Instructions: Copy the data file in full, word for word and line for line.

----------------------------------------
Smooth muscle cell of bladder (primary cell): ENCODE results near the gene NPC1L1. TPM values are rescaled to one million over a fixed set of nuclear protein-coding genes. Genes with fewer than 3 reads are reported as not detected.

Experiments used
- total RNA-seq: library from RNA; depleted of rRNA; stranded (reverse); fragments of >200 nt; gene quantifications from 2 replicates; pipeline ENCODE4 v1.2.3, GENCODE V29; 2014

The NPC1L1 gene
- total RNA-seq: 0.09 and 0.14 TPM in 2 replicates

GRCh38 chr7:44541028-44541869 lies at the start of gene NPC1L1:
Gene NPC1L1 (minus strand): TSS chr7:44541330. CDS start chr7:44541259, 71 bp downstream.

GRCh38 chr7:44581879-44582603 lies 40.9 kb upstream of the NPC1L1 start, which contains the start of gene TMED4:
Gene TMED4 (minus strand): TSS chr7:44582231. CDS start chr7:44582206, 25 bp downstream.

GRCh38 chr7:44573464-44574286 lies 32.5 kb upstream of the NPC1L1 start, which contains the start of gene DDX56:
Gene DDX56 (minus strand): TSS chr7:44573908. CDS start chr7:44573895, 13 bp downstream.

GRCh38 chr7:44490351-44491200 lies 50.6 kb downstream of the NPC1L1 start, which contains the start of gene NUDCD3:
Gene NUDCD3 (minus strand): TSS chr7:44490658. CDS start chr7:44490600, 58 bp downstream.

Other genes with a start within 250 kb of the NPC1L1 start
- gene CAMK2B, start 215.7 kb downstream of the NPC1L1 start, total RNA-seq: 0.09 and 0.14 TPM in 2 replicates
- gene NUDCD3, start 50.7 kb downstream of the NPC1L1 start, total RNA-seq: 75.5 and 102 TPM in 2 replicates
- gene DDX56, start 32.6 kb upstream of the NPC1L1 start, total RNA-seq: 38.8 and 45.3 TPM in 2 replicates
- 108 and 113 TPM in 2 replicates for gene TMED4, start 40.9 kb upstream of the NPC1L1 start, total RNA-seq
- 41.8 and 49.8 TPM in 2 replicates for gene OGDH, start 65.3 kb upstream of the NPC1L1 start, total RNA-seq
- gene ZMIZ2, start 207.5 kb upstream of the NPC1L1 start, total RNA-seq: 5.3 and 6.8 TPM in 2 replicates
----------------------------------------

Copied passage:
Smooth muscle cell of bladder (primary cell): ENCODE results near the gene NPC1L1. TPM values are rescaled to one million over a fixed set of nuclear protein-coding genes. Genes with fewer than 3 reads are reported as not detected.

Experiments used
- total RNA-seq: library from RNA; depleted of rRNA; stranded (reverse); fragments of >200 nt; gene quantifications from 2 replicates; pipeline ENCODE4 v1.2.3, GENCODE V29; 2014

The NPC1L1 gene
- total RNA-seq: 0.09 and 0.14 TPM in 2 replicates

GRCh38 chr7:44541028-44541869 lies at the start of gene NPC1L1:
Gene NPC1L1 (minus strand): TSS chr7:44541330. CDS start chr7:44541259, 71 bp downstream.

GRCh38 chr7:44581879-44582603 lies 40.9 kb upstream of the NPC1L1 start, which contains the start of gene TMED4:
Gene TMED4 (minus strand): TSS chr7:44582231. CDS start chr7:44582206, 25 bp downstream.

GRCh38 chr7:44573464-44574286 lies 32.5 kb upstream of the NPC1L1 start, which contains the start of gene DDX56:
Gene DDX56 (minus strand): TSS chr7:44573908. CDS start chr7:44573895, 13 bp downstream.

GRCh38 chr7:44490351-44491200 lies 50.6 kb downstream of the NPC1L1 start, which contains the start of gene NUDCD3:
Gene NUDCD3 (minus strand): TSS chr7:44490658. CDS start chr7:44490600, 58 bp downstream.

Other genes with a start within 250 kb of the NPC1L1 start
- gene CAMK2B, start 215.7 kb downstream of the NPC1L1 start, total RNA-seq: 0.09 and 0.14 TPM in 2 replicates
- gene NUDCD3, start 50.7 kb downstream of the NPC1L1 start, total RNA-seq: 75.5 and 102 TPM in 2 replicates
- gene DDX56, start 32.6 kb upstream of the NPC1L1 start, total RNA-seq: 38.8 and 45.3 TPM in 2 replicates
- 108 and 113 TPM in 2 replicates for gene TMED4, start 40.9 kb upstream of the NPC1L1 start, total RNA-seq
- 41.8 and 49.8 TPM in 2 replicates for gene OGDH, start 65.3 kb upstream of the NPC1L1 start, total RNA-seq
- gene ZMIZ2, start 207.5 kb upstream of the NPC1L1 start, total RNA-seq: 5.3 and 6.8 TPM in 2 replicates